Just when we thought centrally-planned markets could no longer surprise us, here comes last night's superspike in the USDJPY which has moved nearly 100 pips higher in the past few trading days and moments ago crossed 105.000. The reason for the surprise is that while there was no economic news that would justify such a move: certainly not an improving Japanese economy, nor, for that matter, a new and improved collapse, what the move was attributed to was news that Yasuhisa Shiozaki, who has been advocating for the GPIF to reduce allocation to domestic bonds, may be appointed the Health Minister when Abe announces his new cabinet tomorrow: a reshuffle driven by the fact that the failure of Abenomics is starting to anger Japan's voters. In other words, the GPIF continues to be the "forward guidance" gift that keeps on giving, even if the vast majority of its capital reallocation into equities has already long since taken place. As a result of the USDJPY surge, driven by a rumor of a minister appointment, the Nikkei is up+1.2%, which in turned has pushed both Europe and Asia to overnight highs and US equity futures to fresh record highs, with the S&P500 cash now just 40 points away, or about 4-8 trading sessions away from Goldman's revised 2014 year end closing target.
Does the use of leverage (properly defined) and derivatives (properly defined) create trading risks that wouldn’t be there if you just bought the Vanguard 60/40 fund and called it a day? Sure. But we believe risk-balancing strategies mitigate far more dangerous risks to a public pension portfolio – particularly an over-reliance on equity markets. Public pensions are complex entities whose liability structures are often many times greater than the size of their investment portfolios. The common practice to resolve this dilemma has been to pursue an equity-dominated asset structure that has greater chances of achieving the required return to make the entire structure work. The problem is that equities are themselves leveraged, but it’s hidden leverage and thus hidden risk.
If last week's disappointing global economic data, that saw Brazil added to the list of countries returning to outright recession as Europe Hamletically debates whether to be or not to be in a triple-dip, was enough to push the S&P solidly above 2000, even if on a few hundreds ES contracts (traded almost exclusively between central banks), then the overnight massacre of global manufacturing PMIs - when not one but both Chinese PMIs missed spurring calls for "more easing" and pushing the SHCOMP up 0.83% to 2,235.5 - should see the S&P cross Goldman's revised year end target of 2050 (up from 1900) sometime by Thursday (on another few hundreds ES contracts).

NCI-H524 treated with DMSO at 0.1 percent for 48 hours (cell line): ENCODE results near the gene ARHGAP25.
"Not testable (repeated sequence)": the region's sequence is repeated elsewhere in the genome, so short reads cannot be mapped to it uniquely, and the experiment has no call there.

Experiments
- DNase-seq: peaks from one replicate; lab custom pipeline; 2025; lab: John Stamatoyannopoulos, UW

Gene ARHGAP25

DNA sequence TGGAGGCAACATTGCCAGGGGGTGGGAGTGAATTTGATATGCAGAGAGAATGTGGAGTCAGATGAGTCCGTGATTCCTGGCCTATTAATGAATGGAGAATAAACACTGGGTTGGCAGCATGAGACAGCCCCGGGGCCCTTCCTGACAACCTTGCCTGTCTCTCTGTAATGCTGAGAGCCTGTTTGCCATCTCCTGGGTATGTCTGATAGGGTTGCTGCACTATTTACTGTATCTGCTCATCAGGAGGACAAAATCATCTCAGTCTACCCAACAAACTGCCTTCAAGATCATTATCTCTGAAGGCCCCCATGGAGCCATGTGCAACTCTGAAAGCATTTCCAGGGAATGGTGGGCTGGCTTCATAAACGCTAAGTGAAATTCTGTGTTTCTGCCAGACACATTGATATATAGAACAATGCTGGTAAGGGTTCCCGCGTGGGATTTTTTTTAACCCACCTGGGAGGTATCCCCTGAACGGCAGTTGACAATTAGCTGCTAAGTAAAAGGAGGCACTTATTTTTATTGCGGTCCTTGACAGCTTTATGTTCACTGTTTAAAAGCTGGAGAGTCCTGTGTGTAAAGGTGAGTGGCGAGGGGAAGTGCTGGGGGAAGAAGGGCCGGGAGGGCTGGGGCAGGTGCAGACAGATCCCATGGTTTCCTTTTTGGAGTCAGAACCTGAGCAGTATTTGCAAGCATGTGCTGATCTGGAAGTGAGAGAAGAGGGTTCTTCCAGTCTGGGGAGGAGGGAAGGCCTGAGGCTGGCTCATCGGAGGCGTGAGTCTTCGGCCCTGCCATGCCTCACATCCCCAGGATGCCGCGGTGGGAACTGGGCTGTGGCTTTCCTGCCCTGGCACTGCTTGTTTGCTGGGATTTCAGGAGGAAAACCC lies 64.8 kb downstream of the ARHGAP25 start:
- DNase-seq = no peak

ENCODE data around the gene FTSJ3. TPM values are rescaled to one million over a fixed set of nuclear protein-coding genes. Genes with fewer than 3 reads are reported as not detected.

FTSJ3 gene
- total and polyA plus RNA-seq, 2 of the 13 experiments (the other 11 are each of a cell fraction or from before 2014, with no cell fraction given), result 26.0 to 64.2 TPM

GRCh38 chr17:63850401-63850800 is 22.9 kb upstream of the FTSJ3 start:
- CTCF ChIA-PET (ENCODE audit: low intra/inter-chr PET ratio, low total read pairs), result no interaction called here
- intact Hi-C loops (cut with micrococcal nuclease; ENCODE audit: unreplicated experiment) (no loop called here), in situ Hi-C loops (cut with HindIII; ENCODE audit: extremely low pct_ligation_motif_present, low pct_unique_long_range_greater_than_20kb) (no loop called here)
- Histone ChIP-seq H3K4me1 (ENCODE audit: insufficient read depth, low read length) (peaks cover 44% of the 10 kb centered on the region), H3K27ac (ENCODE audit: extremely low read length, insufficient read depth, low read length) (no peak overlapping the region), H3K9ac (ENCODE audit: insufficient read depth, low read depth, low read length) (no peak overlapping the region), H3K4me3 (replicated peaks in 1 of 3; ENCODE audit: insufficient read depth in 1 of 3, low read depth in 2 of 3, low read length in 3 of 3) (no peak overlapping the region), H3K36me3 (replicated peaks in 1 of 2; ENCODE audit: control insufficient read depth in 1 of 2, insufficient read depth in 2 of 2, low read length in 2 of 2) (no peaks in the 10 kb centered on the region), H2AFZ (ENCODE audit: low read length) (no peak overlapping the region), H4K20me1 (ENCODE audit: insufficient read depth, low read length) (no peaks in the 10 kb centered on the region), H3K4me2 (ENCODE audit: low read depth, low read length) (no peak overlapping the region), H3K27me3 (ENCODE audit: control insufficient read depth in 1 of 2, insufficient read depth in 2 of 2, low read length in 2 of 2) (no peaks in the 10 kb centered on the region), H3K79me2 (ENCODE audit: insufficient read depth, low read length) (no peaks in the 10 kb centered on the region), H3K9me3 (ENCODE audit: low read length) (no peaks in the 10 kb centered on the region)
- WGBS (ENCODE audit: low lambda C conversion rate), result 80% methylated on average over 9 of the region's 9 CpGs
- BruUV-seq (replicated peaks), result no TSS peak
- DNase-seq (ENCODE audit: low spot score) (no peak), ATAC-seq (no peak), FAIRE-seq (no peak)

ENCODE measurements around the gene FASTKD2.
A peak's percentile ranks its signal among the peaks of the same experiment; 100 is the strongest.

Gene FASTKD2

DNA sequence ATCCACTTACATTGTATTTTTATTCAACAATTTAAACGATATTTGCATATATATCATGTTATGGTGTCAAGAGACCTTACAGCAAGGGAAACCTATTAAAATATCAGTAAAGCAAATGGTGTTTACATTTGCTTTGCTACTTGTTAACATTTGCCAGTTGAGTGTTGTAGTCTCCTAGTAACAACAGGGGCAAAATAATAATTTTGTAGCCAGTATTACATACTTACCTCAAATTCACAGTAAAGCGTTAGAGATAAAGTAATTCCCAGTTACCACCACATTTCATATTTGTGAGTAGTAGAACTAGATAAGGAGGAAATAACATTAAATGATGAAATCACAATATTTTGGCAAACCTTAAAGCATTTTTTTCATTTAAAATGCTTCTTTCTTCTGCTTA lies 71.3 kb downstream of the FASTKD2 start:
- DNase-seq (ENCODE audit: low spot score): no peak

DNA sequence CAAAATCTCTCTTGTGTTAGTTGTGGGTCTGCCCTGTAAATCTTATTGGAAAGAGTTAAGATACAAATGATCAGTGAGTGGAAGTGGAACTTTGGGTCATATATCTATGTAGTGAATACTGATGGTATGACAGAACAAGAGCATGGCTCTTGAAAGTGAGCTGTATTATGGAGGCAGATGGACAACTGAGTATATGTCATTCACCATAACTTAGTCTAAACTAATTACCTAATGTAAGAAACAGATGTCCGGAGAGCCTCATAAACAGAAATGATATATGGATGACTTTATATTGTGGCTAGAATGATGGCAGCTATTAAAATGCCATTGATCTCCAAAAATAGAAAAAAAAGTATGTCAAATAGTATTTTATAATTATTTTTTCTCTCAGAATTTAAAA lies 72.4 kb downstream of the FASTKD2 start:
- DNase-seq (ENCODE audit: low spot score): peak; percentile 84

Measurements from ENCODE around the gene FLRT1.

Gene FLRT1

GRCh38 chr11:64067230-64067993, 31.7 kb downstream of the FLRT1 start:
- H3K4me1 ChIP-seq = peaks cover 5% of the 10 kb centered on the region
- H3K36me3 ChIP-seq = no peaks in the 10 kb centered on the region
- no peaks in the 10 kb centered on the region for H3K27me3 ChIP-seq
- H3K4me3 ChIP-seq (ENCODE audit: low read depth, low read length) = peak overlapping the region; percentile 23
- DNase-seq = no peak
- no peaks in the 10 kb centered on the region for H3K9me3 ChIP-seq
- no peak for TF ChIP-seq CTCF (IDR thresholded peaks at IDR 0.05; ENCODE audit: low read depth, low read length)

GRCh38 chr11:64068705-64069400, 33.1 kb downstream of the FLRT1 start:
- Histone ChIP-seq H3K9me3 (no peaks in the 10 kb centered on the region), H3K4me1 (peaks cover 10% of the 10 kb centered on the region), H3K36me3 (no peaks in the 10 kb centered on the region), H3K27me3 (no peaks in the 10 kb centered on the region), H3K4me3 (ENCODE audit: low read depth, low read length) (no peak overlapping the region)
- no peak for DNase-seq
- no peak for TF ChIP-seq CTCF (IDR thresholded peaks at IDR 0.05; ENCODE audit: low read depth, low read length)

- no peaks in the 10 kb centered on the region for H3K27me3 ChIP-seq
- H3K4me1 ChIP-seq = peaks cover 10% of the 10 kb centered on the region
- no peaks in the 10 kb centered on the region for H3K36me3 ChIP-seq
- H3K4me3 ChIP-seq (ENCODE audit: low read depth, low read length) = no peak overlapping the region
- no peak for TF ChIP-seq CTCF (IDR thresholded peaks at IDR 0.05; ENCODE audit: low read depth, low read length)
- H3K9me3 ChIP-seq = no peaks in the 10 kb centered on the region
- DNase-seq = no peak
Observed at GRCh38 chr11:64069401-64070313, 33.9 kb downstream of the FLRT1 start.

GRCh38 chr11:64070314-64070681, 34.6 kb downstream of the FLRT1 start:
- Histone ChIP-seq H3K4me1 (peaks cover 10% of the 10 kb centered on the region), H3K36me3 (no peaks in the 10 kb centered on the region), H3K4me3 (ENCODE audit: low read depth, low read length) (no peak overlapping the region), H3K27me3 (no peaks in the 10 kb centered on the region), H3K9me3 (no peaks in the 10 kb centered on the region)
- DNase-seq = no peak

With the Federal Reserve ending their support of the markets by October, and as discussed yesterday, corporate share buybacks on the decline; two of the biggest supports of asset prices over the last couple of years is fading. What does this mean for investors going forward?
For the 6th week of the last 8, Treasury yields declined with 30Y pressing to 3.05% (and 10Y 2.32%) handles to 15-month lows. US equity markets saw volume crater as the early high-stops were run in the EU session and low-stops run in the US session before the ubiquitous EU close ramp lifted futures to VWAP and S&P cash to 2000.xx where it stayed for the rest of the day in a wholly unrigged way. Trannies ended the week red and Russell the best. The USD Index closed at 13-month highs (up 7 weeks in a row). Despite USD strength, gold and silver rose 0.5% on the week but oil was the big winner +2.4% (testing $96) as copper tumbled 2%. Credit markets closed at their wides (as stocks closed at their highs). Interestingly, once the Sept POMO schedule was released, TSYs sold off on the day to close red (but end 4-7bps lower on the week). VIX closed unch today but the ridiculous late-day panic-buying spree in futures grabbed stocks back above the crucial 2000 level for the S&P. Year-to-date, Treasuries lead +16.75% as the S&P (+8.5%) overtook gold (+6.7%) in the last few days.
We are repeatedly reminded by many pundits that the stock market is in a bubble, and that when QE programs end stock markets will "crash". But it seems that the bubble is in cash, not in stocks.
Good news was bad news for stocks (and great news for bonds) today as GDP's best sent stocks reeling early on, only to ramp back magically into the European close. For the next 4 hours, the S&P 500 traded in a 1.5 point range. While stocks dumped and pumped, Treasury yields went only on direction, lower (30Y -3bps today and -8bps on the week). FX markets were less chaotic than yesterday with early EUR weakness leaking back as the US day rolled on (USD -0.15% on the week). Silver, gold, and oil rose on the day (though well off spike highs during the EU session as Russia 'invasion' headlines hit). Copper tumbled the most in over 4 months. While equity markets closed modestly lower (Trannies red on the week), VIX and Credit markets weakened somewhat further.
"two landmark firsts have occurred only recently, with the S&P500 breaking above 2,000 and the 10y bund yield breaking below 1%. Our Ice Age thesis has long called for sub-1% bond yields and I see this extending to the US and UK in due course. It is the equity markets where I have been consistently surprised. QE has been an essential driver for the equity market, providing the fuel for the heavy corporate bond issuance being used for share buybacks. Companies themselves have been the only substantive buyers of equity, but the most recent data suggests that this party is over and as profits also stall out, the equity market is now running on fumes." - Albert Edwards